If you have been prescribed medication by your healthcare provider or you take over-the-counter drugs, you should be aware of the newest provision of the New Hampshire DWI law. Under the new law, you can be convicted of DWI for taking your medication as directed by your physician, or taking an over-the-counter drug, if doing so impairs your driving.
Before the new provision took effect on January 1, 2013, DWI convictions were limited to the use of alcohol or illegal drugs. However, the legislature has expanded the types of substances that can be used by the police to convict.
If you are taking a prescription medication, talk with your doctor about the effects of the drug. If it can interfere with your coordination, vision or concentration, or if it may affect your ability to think clearly, you should not drive. Read the informational sheet you received from the pharmacy with your prescriptions, paying close attention to the section describing possible side effects. If it warns against drinking alcohol when taking the medication, do not drink.
You also need to know how over-the-counter drugs you are taking can affect your coordination, vision and concentration or your ability to think clearly. If the label warns against drinking alcohol while taking the drug, do not drink.
Furthermore, if you have a change in habit, do not drive until you know how that change can intensify the way that the prescription or over-the-counter drug will affect you. Changes in diet, loss of sleep, illness - even simply missing a meal - can result in a drug impairing your driving ability. Discuss with your doctor what changes can intensify effects of the drug so you know what to expect. While you may have been taking the drug for years with a physician monitoring your medication, if you are stopped by the police and a blood test finds you have any drug in your system, you can be found guilty of DWI if the type of drug in your system affects coordination, vision or concentration or thought processes.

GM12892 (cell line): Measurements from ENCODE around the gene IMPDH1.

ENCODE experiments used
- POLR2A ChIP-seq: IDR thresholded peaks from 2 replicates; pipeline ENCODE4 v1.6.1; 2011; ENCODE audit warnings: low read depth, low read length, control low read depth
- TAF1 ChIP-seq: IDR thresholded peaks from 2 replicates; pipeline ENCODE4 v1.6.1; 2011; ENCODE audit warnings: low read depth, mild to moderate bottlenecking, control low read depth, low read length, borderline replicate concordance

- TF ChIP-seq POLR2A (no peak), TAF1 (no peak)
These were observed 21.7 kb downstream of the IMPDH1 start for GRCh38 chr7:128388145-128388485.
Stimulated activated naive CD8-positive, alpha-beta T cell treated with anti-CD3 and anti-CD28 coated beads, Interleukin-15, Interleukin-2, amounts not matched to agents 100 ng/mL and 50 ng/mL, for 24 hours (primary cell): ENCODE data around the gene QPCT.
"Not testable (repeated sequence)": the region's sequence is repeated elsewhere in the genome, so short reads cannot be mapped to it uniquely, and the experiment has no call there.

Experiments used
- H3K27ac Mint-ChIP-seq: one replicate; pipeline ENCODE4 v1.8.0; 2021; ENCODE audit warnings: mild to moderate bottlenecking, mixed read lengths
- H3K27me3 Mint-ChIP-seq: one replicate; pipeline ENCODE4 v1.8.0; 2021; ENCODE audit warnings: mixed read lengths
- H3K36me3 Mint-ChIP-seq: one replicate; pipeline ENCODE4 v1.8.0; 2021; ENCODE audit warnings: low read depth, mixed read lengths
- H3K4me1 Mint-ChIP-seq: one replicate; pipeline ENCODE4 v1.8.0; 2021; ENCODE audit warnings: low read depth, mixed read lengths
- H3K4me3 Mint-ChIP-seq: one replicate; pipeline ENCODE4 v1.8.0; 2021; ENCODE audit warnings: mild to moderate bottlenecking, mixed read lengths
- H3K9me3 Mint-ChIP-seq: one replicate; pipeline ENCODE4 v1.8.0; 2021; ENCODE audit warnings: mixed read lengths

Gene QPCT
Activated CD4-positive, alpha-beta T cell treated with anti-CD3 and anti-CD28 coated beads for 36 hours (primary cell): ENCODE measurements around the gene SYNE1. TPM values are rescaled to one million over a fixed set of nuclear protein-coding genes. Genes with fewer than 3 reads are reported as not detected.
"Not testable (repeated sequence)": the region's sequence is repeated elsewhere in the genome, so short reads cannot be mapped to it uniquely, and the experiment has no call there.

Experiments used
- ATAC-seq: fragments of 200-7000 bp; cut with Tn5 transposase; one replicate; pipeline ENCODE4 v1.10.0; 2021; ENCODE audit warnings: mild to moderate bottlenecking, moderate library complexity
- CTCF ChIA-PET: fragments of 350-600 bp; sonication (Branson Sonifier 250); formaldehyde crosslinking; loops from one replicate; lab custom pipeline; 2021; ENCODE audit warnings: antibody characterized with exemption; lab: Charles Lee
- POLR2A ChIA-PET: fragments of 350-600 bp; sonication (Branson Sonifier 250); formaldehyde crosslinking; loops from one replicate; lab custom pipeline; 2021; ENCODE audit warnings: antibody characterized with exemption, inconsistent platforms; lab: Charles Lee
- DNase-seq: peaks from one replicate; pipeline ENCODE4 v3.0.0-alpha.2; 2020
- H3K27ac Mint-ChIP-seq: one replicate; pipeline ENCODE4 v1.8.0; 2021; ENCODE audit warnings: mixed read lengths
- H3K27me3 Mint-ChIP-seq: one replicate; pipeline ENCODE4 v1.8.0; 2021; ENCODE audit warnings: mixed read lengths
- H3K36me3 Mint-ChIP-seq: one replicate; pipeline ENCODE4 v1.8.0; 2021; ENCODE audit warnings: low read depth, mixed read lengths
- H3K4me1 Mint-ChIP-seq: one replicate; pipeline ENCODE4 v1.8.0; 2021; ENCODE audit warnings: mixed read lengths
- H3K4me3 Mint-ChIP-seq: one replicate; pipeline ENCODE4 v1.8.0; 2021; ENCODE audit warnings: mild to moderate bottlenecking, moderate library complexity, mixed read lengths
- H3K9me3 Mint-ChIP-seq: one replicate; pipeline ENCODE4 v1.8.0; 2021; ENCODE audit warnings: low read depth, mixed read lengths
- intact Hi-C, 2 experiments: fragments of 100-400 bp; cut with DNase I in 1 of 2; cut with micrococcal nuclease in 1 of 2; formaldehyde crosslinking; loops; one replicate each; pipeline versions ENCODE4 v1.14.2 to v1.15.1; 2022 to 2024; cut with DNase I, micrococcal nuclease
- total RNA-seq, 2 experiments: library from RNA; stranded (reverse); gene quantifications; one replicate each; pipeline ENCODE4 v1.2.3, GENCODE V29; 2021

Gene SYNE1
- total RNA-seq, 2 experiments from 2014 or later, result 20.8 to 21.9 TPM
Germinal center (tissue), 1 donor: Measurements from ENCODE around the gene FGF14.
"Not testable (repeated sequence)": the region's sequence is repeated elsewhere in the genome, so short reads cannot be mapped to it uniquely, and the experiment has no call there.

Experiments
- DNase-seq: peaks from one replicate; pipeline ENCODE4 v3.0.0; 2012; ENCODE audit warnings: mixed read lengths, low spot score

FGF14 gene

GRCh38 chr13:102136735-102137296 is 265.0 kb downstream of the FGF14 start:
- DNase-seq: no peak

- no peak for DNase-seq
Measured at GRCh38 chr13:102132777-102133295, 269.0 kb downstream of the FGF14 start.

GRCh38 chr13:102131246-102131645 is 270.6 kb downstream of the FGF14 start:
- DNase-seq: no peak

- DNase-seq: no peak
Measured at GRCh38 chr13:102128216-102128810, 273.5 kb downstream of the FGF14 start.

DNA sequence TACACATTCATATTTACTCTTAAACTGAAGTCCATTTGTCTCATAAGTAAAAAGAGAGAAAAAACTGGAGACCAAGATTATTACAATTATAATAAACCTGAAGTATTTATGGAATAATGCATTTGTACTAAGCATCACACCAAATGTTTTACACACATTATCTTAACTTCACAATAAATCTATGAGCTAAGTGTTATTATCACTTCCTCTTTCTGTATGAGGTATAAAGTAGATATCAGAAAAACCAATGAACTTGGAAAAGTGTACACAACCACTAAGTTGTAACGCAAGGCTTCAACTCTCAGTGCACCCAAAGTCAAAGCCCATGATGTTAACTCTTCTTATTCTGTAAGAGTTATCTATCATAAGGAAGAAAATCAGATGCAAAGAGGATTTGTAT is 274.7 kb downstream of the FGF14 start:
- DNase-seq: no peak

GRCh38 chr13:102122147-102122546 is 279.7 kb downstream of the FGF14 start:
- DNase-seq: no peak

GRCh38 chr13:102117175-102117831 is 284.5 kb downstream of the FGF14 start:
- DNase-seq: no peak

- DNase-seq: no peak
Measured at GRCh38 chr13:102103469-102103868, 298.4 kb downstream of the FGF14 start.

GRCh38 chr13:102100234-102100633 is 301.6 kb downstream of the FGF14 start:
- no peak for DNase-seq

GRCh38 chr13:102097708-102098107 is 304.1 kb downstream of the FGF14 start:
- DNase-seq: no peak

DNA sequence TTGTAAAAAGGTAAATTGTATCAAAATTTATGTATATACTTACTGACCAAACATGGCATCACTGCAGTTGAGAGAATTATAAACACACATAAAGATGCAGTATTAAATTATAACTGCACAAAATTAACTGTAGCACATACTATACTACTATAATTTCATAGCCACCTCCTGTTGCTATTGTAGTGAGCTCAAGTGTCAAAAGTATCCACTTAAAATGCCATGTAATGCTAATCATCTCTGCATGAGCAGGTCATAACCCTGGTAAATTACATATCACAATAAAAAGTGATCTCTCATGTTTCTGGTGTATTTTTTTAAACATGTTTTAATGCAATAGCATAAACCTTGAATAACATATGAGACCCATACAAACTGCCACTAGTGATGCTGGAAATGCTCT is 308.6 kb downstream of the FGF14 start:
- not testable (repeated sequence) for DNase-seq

When taking any medication, make sure you are aware of the effects, that you have spoken with your doctor and s/he is monitoring your medication, that you have not had any alcohol while taking the medication, you have followed your routine for sleeping and eating, and that you know whether changes in medication or routine will affect your ability to drive. This will assist you should you ever be arrested for DWI. By showing you were responsible you have a better chance of winning your case or receiving an offer to plea to a lesser offense.
It is not against the law to take your prescribed medication or over-the-counter drugs. It is against the law to be impaired to any degree by alcohol or any type of drug. Regardless of whether your physician says a drug is safe if taken as directed, or the label on the over-the-counter drug does not warn of interference with coordination, vision, concentration or your ability to think clearly, you are ultimately responsible for determing whether you are able to drive without impairment.
If you find yourself facing a DWI charge, contact our office for a consulation as soon as possible. We can help.
(Posted Jan. 2013)
Law Office of Diana G. Bolander, P.C.
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